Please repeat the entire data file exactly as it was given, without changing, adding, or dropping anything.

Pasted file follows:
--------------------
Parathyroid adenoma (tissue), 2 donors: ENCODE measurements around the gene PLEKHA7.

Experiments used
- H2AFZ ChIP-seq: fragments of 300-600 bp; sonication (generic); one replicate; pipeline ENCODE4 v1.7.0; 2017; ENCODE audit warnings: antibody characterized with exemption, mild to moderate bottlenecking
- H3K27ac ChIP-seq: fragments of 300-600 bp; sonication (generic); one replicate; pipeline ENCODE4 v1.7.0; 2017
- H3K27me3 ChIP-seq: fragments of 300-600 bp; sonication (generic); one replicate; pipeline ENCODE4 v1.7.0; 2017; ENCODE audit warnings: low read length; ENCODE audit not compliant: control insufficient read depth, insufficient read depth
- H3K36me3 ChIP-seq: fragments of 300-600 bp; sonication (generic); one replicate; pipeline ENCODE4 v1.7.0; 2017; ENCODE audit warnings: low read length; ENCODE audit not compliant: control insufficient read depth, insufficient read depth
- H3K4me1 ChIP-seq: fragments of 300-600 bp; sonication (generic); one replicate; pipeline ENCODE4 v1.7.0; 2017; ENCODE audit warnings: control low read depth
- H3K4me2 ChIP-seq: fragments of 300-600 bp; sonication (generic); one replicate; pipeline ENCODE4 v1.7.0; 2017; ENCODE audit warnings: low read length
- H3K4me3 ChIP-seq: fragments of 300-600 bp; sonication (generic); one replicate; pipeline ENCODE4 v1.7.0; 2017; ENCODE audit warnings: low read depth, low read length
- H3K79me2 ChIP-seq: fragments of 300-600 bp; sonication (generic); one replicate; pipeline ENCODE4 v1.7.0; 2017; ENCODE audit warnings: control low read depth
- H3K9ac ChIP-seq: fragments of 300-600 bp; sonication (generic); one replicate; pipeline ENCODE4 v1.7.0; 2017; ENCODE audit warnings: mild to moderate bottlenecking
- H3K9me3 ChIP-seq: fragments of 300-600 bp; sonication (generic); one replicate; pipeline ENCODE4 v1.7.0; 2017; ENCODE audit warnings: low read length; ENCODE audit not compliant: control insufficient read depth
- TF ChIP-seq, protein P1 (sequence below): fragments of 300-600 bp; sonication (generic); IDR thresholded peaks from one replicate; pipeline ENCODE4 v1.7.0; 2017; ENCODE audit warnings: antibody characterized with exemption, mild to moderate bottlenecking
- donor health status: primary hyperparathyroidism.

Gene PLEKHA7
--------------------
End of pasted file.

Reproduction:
Parathyroid adenoma (tissue), 2 donors: ENCODE measurements around the gene PLEKHA7.

Experiments used
- H2AFZ ChIP-seq: fragments of 300-600 bp; sonication (generic); one replicate; pipeline ENCODE4 v1.7.0; 2017; ENCODE audit warnings: antibody characterized with exemption, mild to moderate bottlenecking
- H3K27ac ChIP-seq: fragments of 300-600 bp; sonication (generic); one replicate; pipeline ENCODE4 v1.7.0; 2017
- H3K27me3 ChIP-seq: fragments of 300-600 bp; sonication (generic); one replicate; pipeline ENCODE4 v1.7.0; 2017; ENCODE audit warnings: low read length; ENCODE audit not compliant: control insufficient read depth, insufficient read depth
- H3K36me3 ChIP-seq: fragments of 300-600 bp; sonication (generic); one replicate; pipeline ENCODE4 v1.7.0; 2017; ENCODE audit warnings: low read length; ENCODE audit not compliant: control insufficient read depth, insufficient read depth
- H3K4me1 ChIP-seq: fragments of 300-600 bp; sonication (generic); one replicate; pipeline ENCODE4 v1.7.0; 2017; ENCODE audit warnings: control low read depth
- H3K4me2 ChIP-seq: fragments of 300-600 bp; sonication (generic); one replicate; pipeline ENCODE4 v1.7.0; 2017; ENCODE audit warnings: low read length
- H3K4me3 ChIP-seq: fragments of 300-600 bp; sonication (generic); one replicate; pipeline ENCODE4 v1.7.0; 2017; ENCODE audit warnings: low read depth, low read length
- H3K79me2 ChIP-seq: fragments of 300-600 bp; sonication (generic); one replicate; pipeline ENCODE4 v1.7.0; 2017; ENCODE audit warnings: control low read depth
- H3K9ac ChIP-seq: fragments of 300-600 bp; sonication (generic); one replicate; pipeline ENCODE4 v1.7.0; 2017; ENCODE audit warnings: mild to moderate bottlenecking
- H3K9me3 ChIP-seq: fragments of 300-600 bp; sonication (generic); one replicate; pipeline ENCODE4 v1.7.0; 2017; ENCODE audit warnings: low read length; ENCODE audit not compliant: control insufficient read depth
- TF ChIP-seq, protein P1 (sequence below): fragments of 300-600 bp; sonication (generic); IDR thresholded peaks from one replicate; pipeline ENCODE4 v1.7.0; 2017; ENCODE audit warnings: antibody characterized with exemption, mild to moderate bottlenecking
- donor health status: primary hyperparathyroidism.

Gene PLEKHA7